performance stories

technical essays about performance, life and everything ;)

Category: recipe

Software performance requirements are like happiness: everyone needs it, but it differs for everyone ;)

As we discussed in the previous post of this series we need to define what performance is exactly before starting any performance activity, i.e. formulate performance requirements.


Be aware of SUN Oracle Networking Properties or how to prevent hanging……

There were a lot of emergencies in my practice with a very simple cause: one of the threads hung. And the single hanging thread isn’t so dangerous per se.


A real life example of finding memory leaks in java

Theory of finding memory leaks is pretty simple. I would formulate it as follows:

  1. Make sure it is a leak indeed;
  2. Identify leaking objects;
  3. Identify code lines, which prove a memory leak;
  4. Fix code.

There is a lot of articles about that. I remember a really great article: I recommend it to everyone and thank it’s author.

If you got memory leak while doing performance testing, you are lucky. Usually, it’s very simple. Even if you use J2EE technologies, I mean, say, 80% of code, which is running on JRE, isn’t your team code (I mean container, various libraries, etc). I said simple, as you can reproduce it. Of course, there could be more difficult cases (JDK native code, lack of sources, etc.). But anyway, opportunity to reproduce is a serious bid for victory.

But what shall we do if there are no memory leaks while testing at all, in contrast to production environment with real user activities?

A couple of thoughts about Hibernate, caches and OQL

I was needed to clarify several things on Hibernate according to my work (what is a query cache? does it have regions? what is update timestamps cache? does it have regions or not?)

In general, there is a lot of articles, papers, notes, manuals, etc. One of the excellent examples is

So we got some understanding on query cache and update timestamps cache after reading: there is a query cache with query and bound variables as keys and update timestamps cache, that keeps a record corresponding to each table (was it modified or not later than query result was cached).

ok, I decided to see that with my own eyes

How to speed up java heap dump generation…

As you know, we need memory dump for a lot of things: memory leak analysis, memory footprint analysis (high memory footprint could be a problem sometimes) and to check/understand some details about our application.

However, in some circumstances heap dump generation can last tens minutes or even more. And all this time application is not available (yeah, we could set up a cluster, of course, but sometimes, it isn’t done). So that was my case, a server, which I had to get a memory dump from, was not clustered, heap size was about several gigabytes, jmap was used (jmap –F –dump:format=b…..), dump was stored to disk.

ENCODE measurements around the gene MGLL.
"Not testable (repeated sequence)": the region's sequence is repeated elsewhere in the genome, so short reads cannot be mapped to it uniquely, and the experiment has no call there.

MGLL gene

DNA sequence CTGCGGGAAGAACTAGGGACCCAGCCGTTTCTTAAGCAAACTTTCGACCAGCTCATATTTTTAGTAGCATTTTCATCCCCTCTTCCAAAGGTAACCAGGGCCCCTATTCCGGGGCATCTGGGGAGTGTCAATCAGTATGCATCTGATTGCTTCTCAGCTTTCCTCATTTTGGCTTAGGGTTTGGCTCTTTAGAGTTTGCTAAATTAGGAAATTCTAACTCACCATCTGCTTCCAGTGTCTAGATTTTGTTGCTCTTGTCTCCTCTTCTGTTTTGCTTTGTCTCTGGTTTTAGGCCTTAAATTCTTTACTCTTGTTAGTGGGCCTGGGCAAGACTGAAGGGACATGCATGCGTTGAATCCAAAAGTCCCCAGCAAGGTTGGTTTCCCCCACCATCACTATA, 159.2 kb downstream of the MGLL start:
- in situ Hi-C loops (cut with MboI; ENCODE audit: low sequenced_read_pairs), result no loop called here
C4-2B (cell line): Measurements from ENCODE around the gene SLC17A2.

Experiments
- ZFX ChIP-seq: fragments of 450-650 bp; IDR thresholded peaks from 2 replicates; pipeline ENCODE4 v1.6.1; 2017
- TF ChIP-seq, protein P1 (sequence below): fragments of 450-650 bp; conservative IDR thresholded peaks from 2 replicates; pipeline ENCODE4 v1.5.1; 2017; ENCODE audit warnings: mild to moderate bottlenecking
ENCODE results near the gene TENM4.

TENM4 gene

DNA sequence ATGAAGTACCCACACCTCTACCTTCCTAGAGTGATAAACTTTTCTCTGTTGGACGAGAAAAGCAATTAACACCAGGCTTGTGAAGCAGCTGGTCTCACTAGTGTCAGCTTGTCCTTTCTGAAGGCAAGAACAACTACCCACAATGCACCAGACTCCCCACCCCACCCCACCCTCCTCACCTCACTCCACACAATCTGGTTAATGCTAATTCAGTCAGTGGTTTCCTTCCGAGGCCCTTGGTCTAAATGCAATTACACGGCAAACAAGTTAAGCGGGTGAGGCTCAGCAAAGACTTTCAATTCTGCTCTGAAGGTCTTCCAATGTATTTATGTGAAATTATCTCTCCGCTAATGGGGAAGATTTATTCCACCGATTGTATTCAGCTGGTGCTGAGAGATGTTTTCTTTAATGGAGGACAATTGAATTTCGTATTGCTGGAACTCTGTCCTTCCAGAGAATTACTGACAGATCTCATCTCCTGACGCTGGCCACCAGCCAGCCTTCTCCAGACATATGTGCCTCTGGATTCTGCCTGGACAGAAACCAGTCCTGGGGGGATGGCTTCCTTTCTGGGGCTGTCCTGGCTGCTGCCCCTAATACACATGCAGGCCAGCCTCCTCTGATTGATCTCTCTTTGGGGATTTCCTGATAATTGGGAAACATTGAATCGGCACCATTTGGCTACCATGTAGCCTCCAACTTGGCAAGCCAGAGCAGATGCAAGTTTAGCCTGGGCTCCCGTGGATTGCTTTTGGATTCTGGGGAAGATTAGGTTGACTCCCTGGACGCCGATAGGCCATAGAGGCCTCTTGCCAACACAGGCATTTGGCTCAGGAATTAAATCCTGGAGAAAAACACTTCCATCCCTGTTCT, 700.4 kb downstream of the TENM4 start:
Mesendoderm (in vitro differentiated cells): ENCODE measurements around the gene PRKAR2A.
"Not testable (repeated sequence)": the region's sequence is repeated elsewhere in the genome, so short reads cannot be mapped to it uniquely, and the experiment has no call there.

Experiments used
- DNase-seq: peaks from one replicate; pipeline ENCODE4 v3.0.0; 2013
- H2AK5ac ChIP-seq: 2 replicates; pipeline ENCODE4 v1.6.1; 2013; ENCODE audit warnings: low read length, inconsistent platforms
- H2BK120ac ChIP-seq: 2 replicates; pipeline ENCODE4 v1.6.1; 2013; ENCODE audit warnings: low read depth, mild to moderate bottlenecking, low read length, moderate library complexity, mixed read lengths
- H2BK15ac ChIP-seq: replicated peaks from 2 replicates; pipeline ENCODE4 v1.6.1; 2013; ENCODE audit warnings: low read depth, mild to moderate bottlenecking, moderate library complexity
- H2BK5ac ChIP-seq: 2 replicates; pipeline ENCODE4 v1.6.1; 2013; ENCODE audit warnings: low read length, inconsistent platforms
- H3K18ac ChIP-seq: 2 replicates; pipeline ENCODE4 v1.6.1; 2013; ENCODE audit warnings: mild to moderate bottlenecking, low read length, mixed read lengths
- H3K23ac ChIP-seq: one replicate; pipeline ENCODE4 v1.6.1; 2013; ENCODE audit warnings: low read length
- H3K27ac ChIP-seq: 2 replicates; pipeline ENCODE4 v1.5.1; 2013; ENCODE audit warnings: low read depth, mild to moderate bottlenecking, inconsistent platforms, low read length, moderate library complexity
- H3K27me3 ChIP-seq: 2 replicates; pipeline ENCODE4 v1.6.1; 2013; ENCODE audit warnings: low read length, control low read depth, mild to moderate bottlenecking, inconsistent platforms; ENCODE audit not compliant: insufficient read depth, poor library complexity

Next simple ideas helped me speed up dump generation more than 10 times:

read about ideas

ThreadLocal. Proceed with caution!

…Especially, when you have large-size objects and a lot of class loaders.

Why don’t I joke 😉

Yet another hanging…

I’m going to tell you about one more emergency in our production environment.

So, we have a server with Glassfish, with 2 jdbc Oracle connection pools. One of these pools was usable, another wasn’t. Just was kept as a reminder of something ;). All external requests to this server were remote jdbc calls.

The symptoms of this emergency were:

  1. It was impossible to ping usable jdbc pool (GF console -> Resources -> JDBC -> Connection Pools -> General -> ping). I mean ping request was just hanging;
  2. Oracle DBAs saw no problems with sessions, connections, etc.;
  3. Unusable pool could be pinged easily;
  4. The servers, which were using this server, hung up in a special way: their http request handlers pools exhausted gradually, then the servers appeared hanging for some time, then were in working state again, then again from the beginning (exhausted, hung, working).

I had thread dumps as usual

How to restore line numbers after decompilation…

I use JD-GUI for decompilation to java now ( There is also JD-Eclipse, plugin for Eclipse.

It’s very nice tool. In general, it solves all my problems in this area. Yeah, of course, several times I got some methods decompiled not very good. And, of course, that were the most important methods for me at that moment. 🙂

However, there was more significant inconvinience for me (in both JD-GUI and JD-Eclipse, as they use the same core). Line numbers of decompiled code are not the same as line numbers of source code.

And this complicates debug process very much (breakpoints, etc).

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